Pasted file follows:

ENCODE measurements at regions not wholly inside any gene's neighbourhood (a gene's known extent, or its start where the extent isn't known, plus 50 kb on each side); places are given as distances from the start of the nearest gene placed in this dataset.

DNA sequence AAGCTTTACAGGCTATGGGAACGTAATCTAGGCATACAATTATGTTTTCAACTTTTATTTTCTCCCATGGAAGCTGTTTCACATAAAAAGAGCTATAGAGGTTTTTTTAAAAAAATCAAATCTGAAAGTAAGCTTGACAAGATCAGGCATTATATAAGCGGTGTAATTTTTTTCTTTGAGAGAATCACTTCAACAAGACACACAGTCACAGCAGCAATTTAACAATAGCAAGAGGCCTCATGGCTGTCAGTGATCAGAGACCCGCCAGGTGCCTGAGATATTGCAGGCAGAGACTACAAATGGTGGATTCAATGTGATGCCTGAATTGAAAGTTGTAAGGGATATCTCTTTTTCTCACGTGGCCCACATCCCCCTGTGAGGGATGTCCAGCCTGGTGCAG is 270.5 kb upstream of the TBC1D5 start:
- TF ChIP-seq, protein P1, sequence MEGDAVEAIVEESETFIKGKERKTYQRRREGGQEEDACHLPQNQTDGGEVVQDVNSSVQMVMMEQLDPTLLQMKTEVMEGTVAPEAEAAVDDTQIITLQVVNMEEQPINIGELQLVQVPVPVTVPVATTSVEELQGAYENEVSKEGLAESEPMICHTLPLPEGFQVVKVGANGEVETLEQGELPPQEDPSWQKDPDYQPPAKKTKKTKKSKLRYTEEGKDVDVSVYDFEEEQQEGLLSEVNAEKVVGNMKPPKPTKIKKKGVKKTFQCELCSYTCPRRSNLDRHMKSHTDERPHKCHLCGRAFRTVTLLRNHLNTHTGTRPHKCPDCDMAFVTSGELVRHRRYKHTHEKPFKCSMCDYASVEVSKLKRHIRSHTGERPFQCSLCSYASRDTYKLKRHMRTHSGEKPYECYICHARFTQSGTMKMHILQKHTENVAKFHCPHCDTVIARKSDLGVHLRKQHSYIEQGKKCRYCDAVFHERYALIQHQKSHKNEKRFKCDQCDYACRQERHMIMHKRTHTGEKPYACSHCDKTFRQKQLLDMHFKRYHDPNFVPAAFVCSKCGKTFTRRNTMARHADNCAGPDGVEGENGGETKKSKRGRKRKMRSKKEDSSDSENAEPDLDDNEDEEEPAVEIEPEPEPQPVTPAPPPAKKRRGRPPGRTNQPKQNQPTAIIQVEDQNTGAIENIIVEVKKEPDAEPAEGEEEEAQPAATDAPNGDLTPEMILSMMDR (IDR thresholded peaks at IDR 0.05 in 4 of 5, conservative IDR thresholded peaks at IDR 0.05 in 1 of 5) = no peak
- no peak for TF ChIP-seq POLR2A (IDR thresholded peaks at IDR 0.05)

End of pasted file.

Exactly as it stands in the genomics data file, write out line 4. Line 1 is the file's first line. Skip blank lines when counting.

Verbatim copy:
- no peak for TF ChIP-seq POLR2A (IDR thresholded peaks at IDR 0.05)